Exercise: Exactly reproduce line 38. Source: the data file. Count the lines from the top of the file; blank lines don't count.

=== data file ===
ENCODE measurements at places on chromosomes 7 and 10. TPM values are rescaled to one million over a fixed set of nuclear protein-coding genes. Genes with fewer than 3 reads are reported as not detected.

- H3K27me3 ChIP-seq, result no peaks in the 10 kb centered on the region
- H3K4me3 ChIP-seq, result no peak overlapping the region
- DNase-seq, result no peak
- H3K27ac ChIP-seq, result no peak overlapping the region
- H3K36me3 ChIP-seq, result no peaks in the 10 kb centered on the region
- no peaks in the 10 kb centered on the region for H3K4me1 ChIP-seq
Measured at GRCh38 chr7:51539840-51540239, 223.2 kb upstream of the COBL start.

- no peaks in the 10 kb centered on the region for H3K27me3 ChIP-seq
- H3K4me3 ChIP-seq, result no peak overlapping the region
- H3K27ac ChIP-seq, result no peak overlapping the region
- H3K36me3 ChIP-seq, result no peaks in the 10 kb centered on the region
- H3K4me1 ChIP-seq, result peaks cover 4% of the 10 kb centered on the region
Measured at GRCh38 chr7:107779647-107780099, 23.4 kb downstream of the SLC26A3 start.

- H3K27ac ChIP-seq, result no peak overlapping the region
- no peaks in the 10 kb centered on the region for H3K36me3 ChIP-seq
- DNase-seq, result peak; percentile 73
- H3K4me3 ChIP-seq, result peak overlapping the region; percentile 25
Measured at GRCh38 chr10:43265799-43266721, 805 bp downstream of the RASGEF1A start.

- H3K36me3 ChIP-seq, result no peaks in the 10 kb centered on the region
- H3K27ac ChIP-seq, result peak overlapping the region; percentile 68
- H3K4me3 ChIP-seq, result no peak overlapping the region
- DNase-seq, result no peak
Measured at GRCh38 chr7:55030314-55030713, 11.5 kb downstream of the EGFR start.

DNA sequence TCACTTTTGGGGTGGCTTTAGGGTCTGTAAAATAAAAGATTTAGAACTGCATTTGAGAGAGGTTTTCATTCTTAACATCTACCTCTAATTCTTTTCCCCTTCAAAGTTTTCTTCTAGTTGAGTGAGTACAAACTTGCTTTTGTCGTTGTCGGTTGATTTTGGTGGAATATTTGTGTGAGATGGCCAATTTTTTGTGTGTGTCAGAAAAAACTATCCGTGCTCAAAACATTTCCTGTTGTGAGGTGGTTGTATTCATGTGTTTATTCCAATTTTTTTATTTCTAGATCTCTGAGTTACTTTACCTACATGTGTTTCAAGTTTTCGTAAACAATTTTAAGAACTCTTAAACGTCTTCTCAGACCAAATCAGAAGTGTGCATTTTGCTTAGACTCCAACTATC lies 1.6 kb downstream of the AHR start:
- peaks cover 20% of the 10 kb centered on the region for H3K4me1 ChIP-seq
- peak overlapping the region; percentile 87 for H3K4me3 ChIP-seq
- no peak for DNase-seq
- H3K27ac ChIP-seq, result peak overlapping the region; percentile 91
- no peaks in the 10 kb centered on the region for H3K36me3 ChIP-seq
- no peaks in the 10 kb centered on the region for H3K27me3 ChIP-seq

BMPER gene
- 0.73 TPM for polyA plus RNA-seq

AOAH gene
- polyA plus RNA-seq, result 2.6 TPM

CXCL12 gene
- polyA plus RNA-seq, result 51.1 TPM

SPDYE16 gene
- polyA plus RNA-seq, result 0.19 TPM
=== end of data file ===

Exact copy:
SPDYE16 gene